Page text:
We cannot sulk forever, nor can we scream and kick for years, but unfortunately for many (myself included) we do this anyway. For me, screaming and kicking was drinking, partying and drugs. For me, it was self-harm and anger. I tried to accept the fact that this was something that would be a part of me (not all of me) for the entirety of my life. At nineteen years old I had a lot of life to live, which felt to me like hundreds of years of dealing with this burden.

I think one thing that might have been helpful for me was a list of things to accept, or at the very least, begin to think about accepting. I don’t know if I would have accepted these at first, but had I known what to plan for it may not have felt so confusing, endless, and terrifying.

Here are the things I would have told myself to accept:Photo by Linea

  • Accept the fact that this is a part of you, but not you. This one feels impossible, but in the end it is the most important thing to come to terms with. Say, “I have (insert diagnosis here). It is there. I cannot force it to go away. We must learn to live together in harmony because it is a piece of my body that I cannot remove.”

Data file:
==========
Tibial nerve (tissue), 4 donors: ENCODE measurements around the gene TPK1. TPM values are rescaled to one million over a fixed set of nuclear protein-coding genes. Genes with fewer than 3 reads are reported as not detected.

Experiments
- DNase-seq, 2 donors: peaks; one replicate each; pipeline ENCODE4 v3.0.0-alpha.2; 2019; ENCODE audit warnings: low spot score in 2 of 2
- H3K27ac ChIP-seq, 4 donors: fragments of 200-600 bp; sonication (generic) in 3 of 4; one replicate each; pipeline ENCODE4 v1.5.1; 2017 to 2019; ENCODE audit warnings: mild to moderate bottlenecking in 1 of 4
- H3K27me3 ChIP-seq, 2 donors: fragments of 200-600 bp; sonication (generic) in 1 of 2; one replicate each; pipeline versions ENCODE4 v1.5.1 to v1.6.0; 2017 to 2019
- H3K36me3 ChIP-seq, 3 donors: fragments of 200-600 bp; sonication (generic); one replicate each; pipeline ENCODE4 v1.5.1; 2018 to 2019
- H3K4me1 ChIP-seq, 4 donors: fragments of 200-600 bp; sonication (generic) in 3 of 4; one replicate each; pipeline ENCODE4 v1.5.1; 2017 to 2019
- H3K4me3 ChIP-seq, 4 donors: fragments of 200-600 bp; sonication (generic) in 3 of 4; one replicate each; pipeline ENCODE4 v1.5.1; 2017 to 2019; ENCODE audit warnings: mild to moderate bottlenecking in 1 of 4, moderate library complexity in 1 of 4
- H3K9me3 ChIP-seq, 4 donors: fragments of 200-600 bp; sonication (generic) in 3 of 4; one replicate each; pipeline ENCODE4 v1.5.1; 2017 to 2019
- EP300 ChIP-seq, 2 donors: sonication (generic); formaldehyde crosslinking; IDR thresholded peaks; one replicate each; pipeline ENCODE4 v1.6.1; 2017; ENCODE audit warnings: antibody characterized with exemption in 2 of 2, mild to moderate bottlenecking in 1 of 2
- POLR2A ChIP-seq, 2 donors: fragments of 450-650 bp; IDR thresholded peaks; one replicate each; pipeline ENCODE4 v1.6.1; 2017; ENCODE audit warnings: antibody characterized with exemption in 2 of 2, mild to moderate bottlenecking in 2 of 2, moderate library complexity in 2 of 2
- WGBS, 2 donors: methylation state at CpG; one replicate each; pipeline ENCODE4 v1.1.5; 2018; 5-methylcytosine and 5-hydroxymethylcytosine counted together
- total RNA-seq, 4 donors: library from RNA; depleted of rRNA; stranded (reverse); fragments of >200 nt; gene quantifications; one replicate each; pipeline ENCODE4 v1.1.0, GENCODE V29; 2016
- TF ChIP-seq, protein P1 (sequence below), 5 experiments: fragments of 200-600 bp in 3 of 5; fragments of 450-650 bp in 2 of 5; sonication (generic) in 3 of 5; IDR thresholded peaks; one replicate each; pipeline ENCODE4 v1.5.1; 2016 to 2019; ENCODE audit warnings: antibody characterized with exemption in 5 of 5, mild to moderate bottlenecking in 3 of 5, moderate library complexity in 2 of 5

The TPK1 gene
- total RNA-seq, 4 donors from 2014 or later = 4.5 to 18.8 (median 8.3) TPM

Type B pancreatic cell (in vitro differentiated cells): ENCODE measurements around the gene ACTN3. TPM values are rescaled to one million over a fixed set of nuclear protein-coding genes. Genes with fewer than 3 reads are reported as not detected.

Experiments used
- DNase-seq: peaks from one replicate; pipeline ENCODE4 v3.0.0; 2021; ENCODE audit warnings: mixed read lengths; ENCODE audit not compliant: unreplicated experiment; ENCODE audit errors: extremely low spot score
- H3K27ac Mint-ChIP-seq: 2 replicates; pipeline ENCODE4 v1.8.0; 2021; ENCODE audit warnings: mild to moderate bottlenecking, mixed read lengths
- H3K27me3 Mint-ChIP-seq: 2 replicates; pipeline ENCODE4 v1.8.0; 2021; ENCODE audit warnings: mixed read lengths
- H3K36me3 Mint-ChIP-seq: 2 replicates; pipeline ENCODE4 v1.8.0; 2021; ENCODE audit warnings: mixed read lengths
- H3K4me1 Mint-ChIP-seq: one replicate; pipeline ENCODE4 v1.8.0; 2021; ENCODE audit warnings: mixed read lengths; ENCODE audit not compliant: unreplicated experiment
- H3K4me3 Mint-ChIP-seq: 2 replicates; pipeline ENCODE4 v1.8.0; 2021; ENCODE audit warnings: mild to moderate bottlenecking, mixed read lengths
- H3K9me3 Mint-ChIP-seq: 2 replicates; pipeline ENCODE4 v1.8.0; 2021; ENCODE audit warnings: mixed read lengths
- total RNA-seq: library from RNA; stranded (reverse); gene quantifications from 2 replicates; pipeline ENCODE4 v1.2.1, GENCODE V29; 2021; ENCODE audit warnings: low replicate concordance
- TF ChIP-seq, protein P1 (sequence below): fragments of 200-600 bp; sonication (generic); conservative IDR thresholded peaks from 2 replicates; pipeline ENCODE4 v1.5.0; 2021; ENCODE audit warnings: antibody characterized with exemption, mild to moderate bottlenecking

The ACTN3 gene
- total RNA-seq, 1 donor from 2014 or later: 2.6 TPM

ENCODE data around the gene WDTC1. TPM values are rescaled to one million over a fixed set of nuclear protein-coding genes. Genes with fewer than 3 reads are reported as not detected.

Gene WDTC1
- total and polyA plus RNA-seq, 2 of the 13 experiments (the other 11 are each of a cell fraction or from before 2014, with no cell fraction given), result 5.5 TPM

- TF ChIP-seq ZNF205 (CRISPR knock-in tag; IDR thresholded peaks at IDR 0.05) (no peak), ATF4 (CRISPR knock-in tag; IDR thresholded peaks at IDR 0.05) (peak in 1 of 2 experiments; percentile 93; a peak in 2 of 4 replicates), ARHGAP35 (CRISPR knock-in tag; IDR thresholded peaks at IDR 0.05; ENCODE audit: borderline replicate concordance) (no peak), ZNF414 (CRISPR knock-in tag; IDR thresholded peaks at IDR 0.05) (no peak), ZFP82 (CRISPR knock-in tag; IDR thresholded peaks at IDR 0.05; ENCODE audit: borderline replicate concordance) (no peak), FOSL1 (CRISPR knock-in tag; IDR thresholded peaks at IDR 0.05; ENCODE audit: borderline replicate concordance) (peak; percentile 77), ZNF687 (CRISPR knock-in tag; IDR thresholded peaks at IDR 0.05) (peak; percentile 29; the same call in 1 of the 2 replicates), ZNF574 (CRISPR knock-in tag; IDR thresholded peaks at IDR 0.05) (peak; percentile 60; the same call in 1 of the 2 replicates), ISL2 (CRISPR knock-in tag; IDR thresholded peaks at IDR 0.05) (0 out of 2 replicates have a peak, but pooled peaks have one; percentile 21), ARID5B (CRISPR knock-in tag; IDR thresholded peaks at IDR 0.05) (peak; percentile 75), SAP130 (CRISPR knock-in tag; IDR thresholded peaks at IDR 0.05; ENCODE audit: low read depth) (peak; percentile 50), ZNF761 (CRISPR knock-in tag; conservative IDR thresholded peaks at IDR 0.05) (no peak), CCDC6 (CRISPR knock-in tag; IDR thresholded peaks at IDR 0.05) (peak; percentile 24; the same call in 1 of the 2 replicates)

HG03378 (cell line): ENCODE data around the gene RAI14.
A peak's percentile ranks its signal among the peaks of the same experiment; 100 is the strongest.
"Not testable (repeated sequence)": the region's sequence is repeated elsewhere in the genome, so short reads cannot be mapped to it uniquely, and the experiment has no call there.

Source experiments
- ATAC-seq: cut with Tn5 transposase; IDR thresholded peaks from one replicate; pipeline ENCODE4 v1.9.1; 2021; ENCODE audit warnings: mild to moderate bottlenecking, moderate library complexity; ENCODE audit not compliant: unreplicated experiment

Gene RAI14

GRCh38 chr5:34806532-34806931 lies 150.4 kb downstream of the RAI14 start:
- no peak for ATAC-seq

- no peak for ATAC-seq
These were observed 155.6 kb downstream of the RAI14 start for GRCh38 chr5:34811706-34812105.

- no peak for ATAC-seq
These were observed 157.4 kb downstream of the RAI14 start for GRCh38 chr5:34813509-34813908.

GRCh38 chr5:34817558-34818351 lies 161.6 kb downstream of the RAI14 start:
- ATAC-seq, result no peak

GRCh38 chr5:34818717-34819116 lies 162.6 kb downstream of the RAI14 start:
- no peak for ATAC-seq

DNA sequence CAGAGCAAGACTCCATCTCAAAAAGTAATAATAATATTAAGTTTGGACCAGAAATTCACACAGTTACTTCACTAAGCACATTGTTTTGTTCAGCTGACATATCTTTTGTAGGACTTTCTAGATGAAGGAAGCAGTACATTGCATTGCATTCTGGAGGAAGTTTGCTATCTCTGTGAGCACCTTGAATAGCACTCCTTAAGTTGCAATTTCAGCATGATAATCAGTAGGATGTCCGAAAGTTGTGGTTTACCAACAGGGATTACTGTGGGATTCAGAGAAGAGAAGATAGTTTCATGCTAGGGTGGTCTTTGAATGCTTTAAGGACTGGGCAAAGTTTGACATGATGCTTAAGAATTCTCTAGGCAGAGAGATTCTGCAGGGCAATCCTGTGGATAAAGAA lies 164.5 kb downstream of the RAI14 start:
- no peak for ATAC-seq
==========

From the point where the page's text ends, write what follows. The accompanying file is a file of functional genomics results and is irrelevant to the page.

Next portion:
• Accept the fact that you have to take care of yourself. If you take care of yourself you can begin to treat this and though it will not go away, it can start to feel better. It might even be something you forget about from time to time.
  • Accept the fact that you might have to take medication. Your brain has chemicals that you cannot control by thinking. Read brain science books. Learn what is really happening in there.
  • Accept that if you take medication you may have to adjust it once, twice, or constantly. This is one I wasn’t told, and am therefore still coming to terms with. I had the right cocktail, but it didn’t work forever. Now I have to accept that I must keep working and experimenting to find the right balance again.
  • Accept that not everyone gets it. Sad I know, but some people just don’t know what depression is or OCD or bipolar or schizoaffective disorder or borderline personality disorder or any number of other mental health disorders. Some people just don’t understand why you have a hard time leaving your apartment or why you have to wash your hands another time. But coming from the optimist I try to be, I think in the end everyone wants to understand and care, even if they don’t know how. And that is something they have to accept.